Evan - I posted an extensive comment on your story yesterday evening on behalf of Cisco. I note that you have declined to allow my comment while allowing blatantly anti-Cisco commentary from other contributors.

    Is there a good reason for that?

    Best regards,

    David McCulloch

    Director, Corporate Communications

    Cisco

  • Report this Comment On August 15, 2011, at 11:23 PM, BradReeseCom wrote:

    ----- Original Message -----

    From: Brad Reese

    To: John Earnhardt (jearnhar)

    Cc: Cara Sloman ; Sandra Livinghouse ; Neil Becker ; Lee Davis ; Kristin Carvell ; Gareth Pettigrew ; David McCulloch

    Sent: Monday, August 01, 2011 10:33 PM

    Subject: Brad Reese

    Hi Cisco,

    I'm looking for an "official response" from Cisco as to whether it is artificially inflating switch gross margins by using huge trade in discounts that are then later billed as a sales and marketing expense:

    http://www.bradreese.com/blog/8-1-2011.htm

    Sincerely,

    Brad Reese

    ------------------------------------------------

    David,

    You were copied on the above email message to your fellow Cisco executives back on August 1st, why have you nor any of your other fellow Cisco executives responded?

    I mean, how much more easier can a question be to answer, does Cisco bill its "trade in discounts" as a sales and marketing expense?

    David, is there a good reason for not answering that question?

    Please be a good contributor and tell Cisco's side!

    Sincerely and most gratefully yours,

    Brad Reese

  • Report this Comment On August 16, 2011, at 9:26 PM, TMFNewCow wrote:

    Hi David,

    Thanks for reading. Actually, last night a friend of mine pointed me towards your comments on one of the Fool's many portal partners (I believe it was dailyfinance.com). I don't believe comments posted on portal sites get auto-reposted onto fool.com, and I certainly wouldn't filter feedback. You'll notice in our disclosure that we Fools encourage a healthy discussion/debate from different viewpoints.

    You have some good counter points with regards to Cisco's R&D spending compared to HP in $/% terms. Some of the lack of innovation I was a referring to was more focused on was newer networking areas where FFIV, RVBD, and APKT have excelled that could have been opportunities for CSCO.

    I think CSCO is at a pivotal point and your company has the opportunity to turn around. I just happen to be in the bearish camp. If CSCO ends up successfully turning around, I will humbly resign my criticisms. In fact, my dad has been a CSCO shareholder for upwards of 20 years.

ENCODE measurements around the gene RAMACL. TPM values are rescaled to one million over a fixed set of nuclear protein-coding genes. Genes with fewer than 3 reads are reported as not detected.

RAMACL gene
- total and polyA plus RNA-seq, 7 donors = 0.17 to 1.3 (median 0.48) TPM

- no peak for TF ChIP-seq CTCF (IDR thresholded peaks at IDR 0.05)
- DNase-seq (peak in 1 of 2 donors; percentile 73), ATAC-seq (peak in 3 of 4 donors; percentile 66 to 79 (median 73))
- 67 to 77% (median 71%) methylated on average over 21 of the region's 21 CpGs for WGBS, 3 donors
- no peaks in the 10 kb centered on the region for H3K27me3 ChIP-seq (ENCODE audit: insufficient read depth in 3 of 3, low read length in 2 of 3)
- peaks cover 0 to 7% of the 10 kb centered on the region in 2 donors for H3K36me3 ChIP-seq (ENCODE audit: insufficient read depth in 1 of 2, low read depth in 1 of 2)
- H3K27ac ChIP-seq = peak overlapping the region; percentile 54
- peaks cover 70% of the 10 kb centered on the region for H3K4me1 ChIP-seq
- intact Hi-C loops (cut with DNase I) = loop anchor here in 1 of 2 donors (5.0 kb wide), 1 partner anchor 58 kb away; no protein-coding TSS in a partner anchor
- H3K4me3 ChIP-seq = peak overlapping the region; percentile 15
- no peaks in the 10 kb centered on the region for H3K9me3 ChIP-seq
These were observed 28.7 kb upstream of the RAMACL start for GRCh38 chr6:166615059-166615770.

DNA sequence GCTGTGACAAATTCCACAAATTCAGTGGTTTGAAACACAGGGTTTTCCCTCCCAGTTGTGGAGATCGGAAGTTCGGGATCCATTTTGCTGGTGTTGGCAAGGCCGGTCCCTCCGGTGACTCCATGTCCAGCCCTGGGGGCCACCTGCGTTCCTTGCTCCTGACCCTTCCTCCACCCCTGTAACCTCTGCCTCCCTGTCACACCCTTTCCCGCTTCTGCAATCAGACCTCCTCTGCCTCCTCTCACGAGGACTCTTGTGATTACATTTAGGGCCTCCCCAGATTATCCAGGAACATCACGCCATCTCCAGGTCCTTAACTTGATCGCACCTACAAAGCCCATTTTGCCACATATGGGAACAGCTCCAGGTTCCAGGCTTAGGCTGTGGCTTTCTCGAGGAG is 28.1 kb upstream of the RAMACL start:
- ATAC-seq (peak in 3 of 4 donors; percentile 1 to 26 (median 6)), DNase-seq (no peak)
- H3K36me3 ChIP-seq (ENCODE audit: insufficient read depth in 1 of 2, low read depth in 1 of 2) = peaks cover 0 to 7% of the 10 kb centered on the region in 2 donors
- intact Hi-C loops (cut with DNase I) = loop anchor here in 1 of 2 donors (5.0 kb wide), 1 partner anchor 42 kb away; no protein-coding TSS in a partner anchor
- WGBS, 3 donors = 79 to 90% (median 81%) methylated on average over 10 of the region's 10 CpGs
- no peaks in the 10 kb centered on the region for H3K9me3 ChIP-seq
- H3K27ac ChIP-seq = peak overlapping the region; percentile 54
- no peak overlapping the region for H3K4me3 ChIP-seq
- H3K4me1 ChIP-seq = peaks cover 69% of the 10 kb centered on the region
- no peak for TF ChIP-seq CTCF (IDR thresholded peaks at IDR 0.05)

As a courtesy, I will repost the entirety of your entire previous comment below.

    Evan

    ----------

    Hi Evan,

    I respect you've taken care with your analysis overall, but your dismissive assessment of Cisco's technology innovation track record is really without substance.

    Cisco has been consistently ranked #1in its industry for the quality of its innovation. As recently as July 19th, the Patent Board reiterated Cisco's top tanking for the application of R&D. Foolish readers might be interested to read more about that from our CTO, Padmasree Warrior, here: http://blogs.cisco.com/news/innovation-engine-cisco-ranked-1...

    Accolades such as this emphasize the quality of our innovation but I should also point out that in cash terms Cisco also investments more in R&D ($5.3 billion) than all of its major rivals in the networking sector combined.

    As you cite a criticism from HP, I feel I should also point that that company invests a paltry 2.3% of revenues in R&D, considerably less than Cisco in percentage AND cash terms - and that despite HP having revenues 2.5 X of Cisco based on a comparison of our last full financial years.

    To be more specific, In the past year, Cisco has revamped every one of its major switching and routing platforms. Our switching share of customer ports has held very consistent for the past two years, and Cisco has actually GAINED share in routing in each of the past two quarters. Check out ACG's latest market share press release of 2 days ago and note that it is Juniper who is losing share, not Cisco. http://www.prweb.com/releases/2011/8/prweb8716365.htm

    Look beyond our core businesses (30%+ of revenues now comes from new products) and you'll see that Cisco's TelePresence, Unified Computing System and Unified Communications technologies are all category leaders, and growing at 24%, 129% and 11% Y/Y respectively. I should add that of the 20 categories in which Cisco plays, we are #1 or #2 by market share in 16.

    To be fair, Cisco sill has some work to do to turn our ship around. We were clear about that on our most recent quarterly earnings calls. But as we have also stated very clearly, those challenges are not about innovation but operational efficiency and organizational agility. We are very confident that we are addressing those challenges, and when we kick back into full gear, your readers can be assured that our innovation engine will be our greatest asset.

    Best regards,

    David McCulloch

    Director, Corporate Communications

    Cisco